Cheng, H. Y., Papp, J. W., Varlamova, O., Dziema, H., Russell, B., Curfman, J. P., Nakazawa, T., Shimizu, K., Okamura, H., Impey, S., and Obrietan, K. (2007). microRNA modulation of circadian-clock period and entrainment. Neuron 54, 813–829.

Pubmed Abstract | Pubmed Full Text | CrossRef Full Text

Cheng, L. C., Pastrana, E., Tavazoie, M., and Doetsch, F. (2009). miR-124 regulates adult neurogenesis in the subventricular zone stem cell niche. Nat. Neurosci. 12, 399–408.

Pubmed Abstract | Pubmed Full Text | CrossRef Full Text

Chong, M. M., Zhang, G., Cheloufi, S., Neubert, T. A., Hannon, G. J., and Littman, D. R. (2010). Canonical and alternate functions of the microRNA biogenesis machinery. Genes Dev. 24, 1951–1960.

Pubmed Abstract | Pubmed Full Text | CrossRef Full Text

Deo, M., Yu, J. Y., Chung, K. H., Tippens, M., and Turner, D. L. (2006). Detection of mammalian microRNA expression by in situ hybridization with RNA oligonucleotides. Dev. Dyn. 235, 2538–2548.

Pubmed Abstract | Pubmed Full Text | CrossRef Full Text

Du, C., Liu, C., Kang, J., Zhao, G., Ye, Z., Huang, S., Li, Z., Wu, Z., and Pei, G. (2009). MicroRNA miR-326 regulates TH-17 differentiation and is associated with the pathogenesis of multiple sclerosis. Nat. Immunol. 10, 1252–1259.

Pubmed Abstract | Pubmed Full Text | CrossRef Full Text

Dugas, J. C., Cuellar, T. L., Scholze, A., Ason, B., Ibrahim, A., Emery, B., Zamanian, J. L., Foo, L. C., McManus, M. T., and Barres, B. A. (2010). Dicer1 and miR-219 are required for normal oligodendrocyte differentiation and myelination. Neuron 65, 597–611.

Pubmed Abstract | Pubmed Full Text | CrossRef Full Text

Emery, B. (2010). Transcriptional and post-transcriptional control of CNS myelination. Curr. Opin. Neurobiol. 20, 601–607.

Pubmed Abstract | Pubmed Full Text | CrossRef Full Text

Emery, B., Agalliu, D., Cahoy, J. D., Watkins, T. A., Dugas, J. C., Mulinyawe, S. B., Ibrahim, A., Ligon, K. L., Rowitch, D. H., and Barres, B. A. (2009). Myelin gene regulatory factor is a critical transcriptional regulator required for CNS myelination. Cell 138, 172–185.

Pubmed Abstract | Pubmed Full Text | CrossRef Full Text

Ferretti, E., De Smaele, E., Po, A., Di Marcotullio, L., Tosi, E., Espinola, M. S., Di Rocco, C., Riccardi, R., Giangaspero, F., Farcomeni, A., Nofroni, I., Laneve, P., Gioia, U., Caffarelli, E., Bozzoni, I., Screpanti, I., and Gulino, A. (2009). MicroRNA profiling in human medulloblastoma. Int. J. Cancer 124, 568–577.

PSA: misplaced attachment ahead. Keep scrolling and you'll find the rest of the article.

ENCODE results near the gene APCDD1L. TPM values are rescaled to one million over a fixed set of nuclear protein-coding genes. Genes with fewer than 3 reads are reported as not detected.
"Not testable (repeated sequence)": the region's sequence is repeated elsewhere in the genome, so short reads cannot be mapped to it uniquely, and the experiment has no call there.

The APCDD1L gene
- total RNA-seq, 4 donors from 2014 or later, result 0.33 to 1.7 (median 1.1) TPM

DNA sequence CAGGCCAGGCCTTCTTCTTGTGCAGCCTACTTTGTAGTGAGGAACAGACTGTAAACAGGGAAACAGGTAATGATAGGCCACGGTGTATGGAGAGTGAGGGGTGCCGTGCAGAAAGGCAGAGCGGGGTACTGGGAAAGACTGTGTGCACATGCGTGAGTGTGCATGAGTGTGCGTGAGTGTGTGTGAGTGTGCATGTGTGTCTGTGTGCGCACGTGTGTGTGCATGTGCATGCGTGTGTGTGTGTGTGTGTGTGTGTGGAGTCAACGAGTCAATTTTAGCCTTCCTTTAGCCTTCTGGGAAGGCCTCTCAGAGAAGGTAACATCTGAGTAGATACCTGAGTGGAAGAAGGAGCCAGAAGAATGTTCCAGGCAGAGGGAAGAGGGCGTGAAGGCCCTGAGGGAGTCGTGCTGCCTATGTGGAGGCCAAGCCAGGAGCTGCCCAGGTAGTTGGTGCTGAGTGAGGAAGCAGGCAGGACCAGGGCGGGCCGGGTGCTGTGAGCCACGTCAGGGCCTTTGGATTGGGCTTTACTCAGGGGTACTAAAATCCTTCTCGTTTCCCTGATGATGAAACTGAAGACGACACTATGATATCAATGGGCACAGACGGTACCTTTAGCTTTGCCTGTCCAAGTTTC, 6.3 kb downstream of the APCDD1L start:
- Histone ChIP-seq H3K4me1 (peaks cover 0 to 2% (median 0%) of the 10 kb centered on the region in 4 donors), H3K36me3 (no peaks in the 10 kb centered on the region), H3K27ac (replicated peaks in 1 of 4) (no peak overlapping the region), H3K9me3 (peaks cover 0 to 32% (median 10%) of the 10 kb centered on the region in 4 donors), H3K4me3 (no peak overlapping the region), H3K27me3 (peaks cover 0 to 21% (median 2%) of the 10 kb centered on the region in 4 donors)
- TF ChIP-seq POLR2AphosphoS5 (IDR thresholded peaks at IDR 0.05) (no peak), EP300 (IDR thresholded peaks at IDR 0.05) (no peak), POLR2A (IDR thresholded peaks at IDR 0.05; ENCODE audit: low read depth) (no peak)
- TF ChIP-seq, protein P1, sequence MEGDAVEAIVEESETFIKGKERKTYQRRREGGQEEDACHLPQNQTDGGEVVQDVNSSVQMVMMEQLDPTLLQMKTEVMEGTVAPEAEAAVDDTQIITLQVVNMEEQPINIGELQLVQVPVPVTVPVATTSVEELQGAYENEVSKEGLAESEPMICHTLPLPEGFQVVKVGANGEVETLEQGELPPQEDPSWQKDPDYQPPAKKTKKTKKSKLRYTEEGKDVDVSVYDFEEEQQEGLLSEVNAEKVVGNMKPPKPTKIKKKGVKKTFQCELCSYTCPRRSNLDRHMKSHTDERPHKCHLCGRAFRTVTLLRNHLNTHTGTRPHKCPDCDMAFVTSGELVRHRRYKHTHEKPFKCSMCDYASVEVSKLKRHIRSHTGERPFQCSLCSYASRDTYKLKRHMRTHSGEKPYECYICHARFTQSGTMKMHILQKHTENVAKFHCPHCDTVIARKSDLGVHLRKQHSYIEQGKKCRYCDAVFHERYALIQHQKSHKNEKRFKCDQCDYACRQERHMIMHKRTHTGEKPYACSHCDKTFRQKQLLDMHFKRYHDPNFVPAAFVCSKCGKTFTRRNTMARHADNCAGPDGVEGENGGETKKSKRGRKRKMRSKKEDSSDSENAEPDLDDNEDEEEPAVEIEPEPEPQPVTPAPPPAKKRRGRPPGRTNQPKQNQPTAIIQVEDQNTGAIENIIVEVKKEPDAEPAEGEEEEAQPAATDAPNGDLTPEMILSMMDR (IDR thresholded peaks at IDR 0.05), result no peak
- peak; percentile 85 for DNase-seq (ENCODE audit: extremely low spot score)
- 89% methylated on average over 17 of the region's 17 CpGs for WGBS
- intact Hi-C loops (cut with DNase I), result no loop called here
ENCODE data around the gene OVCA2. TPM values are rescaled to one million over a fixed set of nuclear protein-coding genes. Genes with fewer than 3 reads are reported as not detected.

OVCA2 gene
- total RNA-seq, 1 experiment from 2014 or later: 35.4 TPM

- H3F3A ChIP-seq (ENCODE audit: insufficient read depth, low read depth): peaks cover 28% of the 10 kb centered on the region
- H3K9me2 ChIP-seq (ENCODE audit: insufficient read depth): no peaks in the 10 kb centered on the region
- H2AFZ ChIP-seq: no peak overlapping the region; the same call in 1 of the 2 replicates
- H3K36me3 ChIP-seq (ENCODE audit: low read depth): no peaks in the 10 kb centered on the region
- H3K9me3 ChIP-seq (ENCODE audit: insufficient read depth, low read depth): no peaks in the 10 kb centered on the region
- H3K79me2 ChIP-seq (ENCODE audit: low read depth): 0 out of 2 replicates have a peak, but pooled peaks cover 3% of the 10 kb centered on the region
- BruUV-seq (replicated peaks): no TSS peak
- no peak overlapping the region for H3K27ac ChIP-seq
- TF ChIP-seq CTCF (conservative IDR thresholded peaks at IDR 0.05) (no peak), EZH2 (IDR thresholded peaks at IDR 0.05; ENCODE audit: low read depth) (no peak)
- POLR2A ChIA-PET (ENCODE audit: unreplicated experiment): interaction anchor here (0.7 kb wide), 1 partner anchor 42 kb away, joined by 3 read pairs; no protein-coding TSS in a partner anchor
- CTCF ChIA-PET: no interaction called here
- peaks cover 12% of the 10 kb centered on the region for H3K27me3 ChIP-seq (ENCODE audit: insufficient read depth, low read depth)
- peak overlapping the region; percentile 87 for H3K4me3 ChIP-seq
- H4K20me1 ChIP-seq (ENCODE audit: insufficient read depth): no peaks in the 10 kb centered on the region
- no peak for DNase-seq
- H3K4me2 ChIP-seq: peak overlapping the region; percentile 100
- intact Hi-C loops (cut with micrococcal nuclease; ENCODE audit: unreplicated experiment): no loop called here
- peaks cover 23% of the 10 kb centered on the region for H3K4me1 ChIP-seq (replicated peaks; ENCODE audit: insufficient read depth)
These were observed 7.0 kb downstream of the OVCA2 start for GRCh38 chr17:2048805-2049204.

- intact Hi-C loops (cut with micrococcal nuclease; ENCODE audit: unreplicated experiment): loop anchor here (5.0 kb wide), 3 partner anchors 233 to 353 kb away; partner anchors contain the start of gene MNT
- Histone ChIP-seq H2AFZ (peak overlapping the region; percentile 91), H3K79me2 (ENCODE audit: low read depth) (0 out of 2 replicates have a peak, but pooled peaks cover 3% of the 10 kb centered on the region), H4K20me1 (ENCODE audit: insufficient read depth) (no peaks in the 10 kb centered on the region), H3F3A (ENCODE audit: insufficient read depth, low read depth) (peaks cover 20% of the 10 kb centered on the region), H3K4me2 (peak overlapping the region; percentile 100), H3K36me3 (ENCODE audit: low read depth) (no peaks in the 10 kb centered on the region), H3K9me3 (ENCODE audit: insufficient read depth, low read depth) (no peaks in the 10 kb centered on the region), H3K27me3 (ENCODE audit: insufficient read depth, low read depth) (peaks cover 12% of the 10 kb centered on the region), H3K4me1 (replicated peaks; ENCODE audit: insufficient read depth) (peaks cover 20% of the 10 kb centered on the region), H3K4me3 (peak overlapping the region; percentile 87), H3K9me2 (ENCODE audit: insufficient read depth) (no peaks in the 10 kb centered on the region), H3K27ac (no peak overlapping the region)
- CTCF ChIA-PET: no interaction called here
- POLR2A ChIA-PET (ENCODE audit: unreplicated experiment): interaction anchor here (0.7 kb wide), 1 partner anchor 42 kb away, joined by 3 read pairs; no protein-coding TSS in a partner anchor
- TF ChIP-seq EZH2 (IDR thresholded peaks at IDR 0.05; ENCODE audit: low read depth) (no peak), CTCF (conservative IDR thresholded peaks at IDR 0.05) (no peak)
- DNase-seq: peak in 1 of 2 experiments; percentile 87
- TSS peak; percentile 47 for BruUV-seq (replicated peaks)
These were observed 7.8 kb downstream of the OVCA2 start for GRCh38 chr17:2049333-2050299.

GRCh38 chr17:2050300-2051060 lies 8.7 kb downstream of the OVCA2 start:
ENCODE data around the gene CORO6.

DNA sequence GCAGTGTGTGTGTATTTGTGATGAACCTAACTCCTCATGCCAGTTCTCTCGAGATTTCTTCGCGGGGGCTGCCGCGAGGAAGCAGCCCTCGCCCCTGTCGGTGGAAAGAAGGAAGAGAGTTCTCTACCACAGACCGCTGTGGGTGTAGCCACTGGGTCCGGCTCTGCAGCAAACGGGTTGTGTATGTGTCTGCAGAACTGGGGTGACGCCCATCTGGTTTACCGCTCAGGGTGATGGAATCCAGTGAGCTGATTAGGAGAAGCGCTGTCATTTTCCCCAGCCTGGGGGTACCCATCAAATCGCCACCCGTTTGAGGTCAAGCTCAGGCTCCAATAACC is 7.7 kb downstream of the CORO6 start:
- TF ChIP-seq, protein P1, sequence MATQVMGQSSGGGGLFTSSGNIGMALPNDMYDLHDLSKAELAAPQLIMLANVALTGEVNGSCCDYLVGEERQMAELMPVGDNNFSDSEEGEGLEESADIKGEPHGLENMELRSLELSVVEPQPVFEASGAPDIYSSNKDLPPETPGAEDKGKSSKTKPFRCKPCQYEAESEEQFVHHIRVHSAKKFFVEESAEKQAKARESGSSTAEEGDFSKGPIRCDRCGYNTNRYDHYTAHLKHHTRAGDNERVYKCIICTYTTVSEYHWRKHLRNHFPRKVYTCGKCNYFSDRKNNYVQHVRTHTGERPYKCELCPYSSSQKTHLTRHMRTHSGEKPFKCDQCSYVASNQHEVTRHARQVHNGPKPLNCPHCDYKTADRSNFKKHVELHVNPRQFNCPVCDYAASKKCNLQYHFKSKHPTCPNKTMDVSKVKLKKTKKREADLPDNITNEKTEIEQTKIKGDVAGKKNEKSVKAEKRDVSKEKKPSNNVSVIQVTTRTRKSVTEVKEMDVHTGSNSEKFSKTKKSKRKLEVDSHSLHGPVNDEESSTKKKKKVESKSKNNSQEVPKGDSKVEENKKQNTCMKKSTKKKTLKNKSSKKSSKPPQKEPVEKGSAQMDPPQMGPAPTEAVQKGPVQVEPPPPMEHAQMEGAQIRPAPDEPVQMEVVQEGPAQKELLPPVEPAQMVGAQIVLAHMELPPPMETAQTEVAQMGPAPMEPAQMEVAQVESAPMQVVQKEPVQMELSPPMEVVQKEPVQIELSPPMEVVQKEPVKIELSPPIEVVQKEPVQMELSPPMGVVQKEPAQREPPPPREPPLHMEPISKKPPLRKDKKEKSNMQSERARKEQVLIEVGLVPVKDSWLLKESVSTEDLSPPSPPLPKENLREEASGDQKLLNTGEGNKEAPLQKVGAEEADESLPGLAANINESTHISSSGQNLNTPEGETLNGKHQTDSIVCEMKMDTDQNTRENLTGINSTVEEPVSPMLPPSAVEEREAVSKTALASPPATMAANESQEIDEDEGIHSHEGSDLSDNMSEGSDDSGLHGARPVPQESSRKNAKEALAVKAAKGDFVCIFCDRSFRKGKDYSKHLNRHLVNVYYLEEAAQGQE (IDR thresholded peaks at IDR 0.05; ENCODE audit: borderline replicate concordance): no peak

Pubmed Abstract | Pubmed Full Text | CrossRef Full Text

Franklin, R. J. (2002). Why does remyelination fail in multiple sclerosis? Nat. Rev. Neurosci. 3, 705–714.

Pubmed Abstract | Pubmed Full Text | CrossRef Full Text

Fu, H., Cai, J., Clevers, H., Fast, E., Gray, S., Greenberg, R., Jain, M. K., Ma, Q., Qiu, M., Rowitch, D. H., Taylor, C. M., and Stiles, C. D. (2009). A genome-wide screen for spatially restricted expression patterns identifies transcription factors that regulate glial development. J. Neurosci. 29, 11399–11408.

Pubmed Abstract | Pubmed Full Text | CrossRef Full Text

Georges, S. A., Biery, M. C., Kim, S. Y., Schelter, J. M., Guo, J., Chang, A. N., Jackson, A. L., Carleton, M. O., Linsley, P. S., Cleary, M. A., and Chau, B. N. (2008). Coordinated regulation of cell cycle transcripts by p53-inducible microRNAs, miR-192 and miR-215. Cancer Res. 68, 10105–10112.

Pubmed Abstract | Pubmed Full Text | CrossRef Full Text

Gow, A., Southwood, C. M., Li, J. S., Pariali, M., Riordan, G. P., Brodie, S. E., Danias, J., Bronstein, J. M., Kachar, B., and Lazzarini, R. A. (1999). CNS myelin and sertoli cell tight junction strands are absent in Osp/claudin-11 null mice. Cell 99, 649–659.

Pubmed Abstract | Pubmed Full Text | CrossRef Full Text

Grinspan, J. B., Edell, E., Carpio, D. F., Beesley, J. S., Lavy, L., Pleasure, D., and Golden, J. A. (2000). Stage-specific effects of bone morphogenetic proteins on the oligodendrocyte lineage. J. Neurobiol. 43, 1–17.

Pubmed Abstract | Pubmed Full Text | CrossRef Full Text

Guo, H., Ingolia, N. T., Weissman, J. S., and Bartel, D. P. (2010). Mammalian microRNAs predominantly act to decrease target mRNA levels. Nature 466, 835–840.

Pubmed Abstract | Pubmed Full Text | CrossRef Full Text

Han, J., Pedersen, J. S., Kwon, S. C., Belair, C. D., Kim, Y. K., Yeom, K. H., Yang, W. Y., Haussler, D., Blelloch, R., and Kim, V. N. (2009). Posttranscriptional crossregulation between Drosha and DGCR8. Cell 136, 75–84.

Pubmed Abstract | Pubmed Full Text | CrossRef Full Text

He, Y., Dupree, J., Wang, J., Sandoval, J., Li, J., Liu, H., Shi, Y., Nave, K. A., and Casaccia-Bonnefil, P. (2007). The transcription factor Yin Yang 1 is essential for oligodendrocyte progenitor differentiation. Neuron 55, 217–230.

Pubmed Abstract | Pubmed Full Text | CrossRef Full Text

Howng, S. Y., Avila, R. L., Emery, B., Traka, M., Lin, W., Watkins, T., Cook, S., Bronson, R., Davisson, M., Barres, B. A., and Popko, B. (2010). ZFP191 is required by oligodendrocytes for CNS myelination. Genes Dev. 24, 301–311.